Councilman Mario Bravo (D1) pointed out that though other large Texas cities have higher homestead exemptions, those cities do not specifically target property tax relief for senior citizens. Among large Texas cities, only San Antonio, Corpus Christi, and Fort Worth have property tax freezes for seniors.
“We’re doing what the other cities aren’t doing, and we’re protecting senior citizens … so that changes the bottom line at the end of the day,” he said. “We have to look at the whole picture. I think we’ve made the right move protecting senior citizens. And I don’t know that you can do both. I don’t think you can do both.”
Councilwoman Melissa Cabello Havrda (D6) said that in her district, homes usually fall in the $100,000 to $300,000 property value range. Those are the homeowners who need the most help yet would experience the least relief under the proposed increase, she pointed out, while the city would miss out on revenue to invest in areas such as public health and senior services.
“I supported [the homestead exemption] a couple of years ago when we initiated that,” she said. “I really believe and still believe that it was the right thing to do.” But seeing the numbers on how little relief an increase would bring, she said, was “sobering.”
While affordable housing topped the priorities of residents in District 2, and senior services was a No.1 priority for District 5 residents, the city’s budget feedback survey for the community showed that overall, people wanted to see more investment in streets and sidewalks and public health, Assistant City Manager Jeff Coyle said.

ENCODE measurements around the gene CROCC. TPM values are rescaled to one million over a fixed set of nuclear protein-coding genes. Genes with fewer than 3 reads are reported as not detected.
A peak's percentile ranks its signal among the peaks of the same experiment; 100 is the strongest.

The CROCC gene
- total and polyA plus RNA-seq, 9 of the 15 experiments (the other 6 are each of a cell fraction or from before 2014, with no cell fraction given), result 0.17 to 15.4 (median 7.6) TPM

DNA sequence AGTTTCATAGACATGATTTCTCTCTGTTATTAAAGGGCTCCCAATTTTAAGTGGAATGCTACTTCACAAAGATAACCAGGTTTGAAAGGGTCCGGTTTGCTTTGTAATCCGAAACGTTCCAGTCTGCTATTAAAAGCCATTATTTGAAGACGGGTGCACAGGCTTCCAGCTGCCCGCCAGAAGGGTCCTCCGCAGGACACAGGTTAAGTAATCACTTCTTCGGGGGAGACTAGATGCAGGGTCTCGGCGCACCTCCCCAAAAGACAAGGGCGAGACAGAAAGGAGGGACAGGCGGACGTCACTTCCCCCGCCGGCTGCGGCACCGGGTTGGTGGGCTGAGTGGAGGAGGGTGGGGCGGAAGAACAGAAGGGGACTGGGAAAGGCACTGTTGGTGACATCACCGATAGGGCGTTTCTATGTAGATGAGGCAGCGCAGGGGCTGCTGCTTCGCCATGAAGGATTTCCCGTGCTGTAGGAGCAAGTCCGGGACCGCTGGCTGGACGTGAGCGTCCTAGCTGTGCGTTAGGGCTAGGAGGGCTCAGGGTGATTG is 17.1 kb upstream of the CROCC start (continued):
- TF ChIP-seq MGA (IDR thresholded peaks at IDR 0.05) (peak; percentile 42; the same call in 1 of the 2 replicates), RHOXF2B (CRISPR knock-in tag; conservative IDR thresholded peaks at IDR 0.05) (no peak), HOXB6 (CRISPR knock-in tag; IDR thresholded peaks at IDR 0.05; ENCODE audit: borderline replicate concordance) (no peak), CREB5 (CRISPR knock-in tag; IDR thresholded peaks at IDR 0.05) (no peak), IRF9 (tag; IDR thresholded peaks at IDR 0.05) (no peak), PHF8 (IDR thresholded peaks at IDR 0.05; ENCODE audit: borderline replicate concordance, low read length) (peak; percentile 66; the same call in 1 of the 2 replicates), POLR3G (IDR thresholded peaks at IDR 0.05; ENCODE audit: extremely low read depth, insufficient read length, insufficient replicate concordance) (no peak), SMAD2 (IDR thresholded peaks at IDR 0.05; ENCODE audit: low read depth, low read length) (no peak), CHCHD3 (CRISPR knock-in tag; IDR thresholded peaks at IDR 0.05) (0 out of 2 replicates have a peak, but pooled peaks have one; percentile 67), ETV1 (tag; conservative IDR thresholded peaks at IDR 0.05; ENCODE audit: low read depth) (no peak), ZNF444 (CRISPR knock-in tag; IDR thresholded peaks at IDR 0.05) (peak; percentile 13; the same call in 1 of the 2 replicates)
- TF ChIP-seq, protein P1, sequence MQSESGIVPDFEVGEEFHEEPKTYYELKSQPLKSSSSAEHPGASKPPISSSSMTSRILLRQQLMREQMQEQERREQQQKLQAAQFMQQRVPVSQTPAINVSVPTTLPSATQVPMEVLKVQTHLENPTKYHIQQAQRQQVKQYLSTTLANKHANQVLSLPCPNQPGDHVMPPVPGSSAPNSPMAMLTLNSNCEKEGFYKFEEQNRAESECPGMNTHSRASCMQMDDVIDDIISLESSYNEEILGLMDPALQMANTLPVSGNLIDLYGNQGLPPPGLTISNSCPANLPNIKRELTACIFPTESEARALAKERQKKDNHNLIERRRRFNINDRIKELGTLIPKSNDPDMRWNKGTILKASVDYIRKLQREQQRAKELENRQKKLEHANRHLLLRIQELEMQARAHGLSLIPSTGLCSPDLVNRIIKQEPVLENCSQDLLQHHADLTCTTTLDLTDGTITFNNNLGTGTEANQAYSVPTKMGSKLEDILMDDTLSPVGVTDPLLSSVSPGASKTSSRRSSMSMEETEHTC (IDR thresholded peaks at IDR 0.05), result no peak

Just over 9,000 residents responded to the city’s budget feedback survey, although there was an uneven distribution of geographic location among respondents. Almost 1 in 5 survey respondents live in District 9, while Districts 1 through 8 each made up less than 10% of the response. (Almost 20 percent of respondents indicated that they did not know which district they lived in.)
Coyle said his department would do more targeted outreach in the following weeks, block-walking in districts with lower response rates. The city will continue to gather community feedback through its survey on the budget through July 23. Complete the budget input survey here.
The proposal ultimately did not gain support from the majority of Council and so will not move forward, Perry said in a release after the daylong meeting. “However,” he said, “property tax relief will remain a priority of mine.”
Also Friday, Assistant City Manager Colleen Bridger presented the five year strategic growth plan for the San Antonio Metropolitan Health District that she shared with a council committee earlier this month. As currently proposed, the first two years of increased Metro Health investment would be funded entirely by grants. General fund dollars would eventually be integrated starting in year three, and by year four and five, new investments would be wholly supported by the general fund.
Friday also marked Bridger’s last presentation to City Council; her last day is July 19.
City staff will bring a proposed budget back to council members on Aug. 12. Council is scheduled to vote on a final budget on Sept. 16.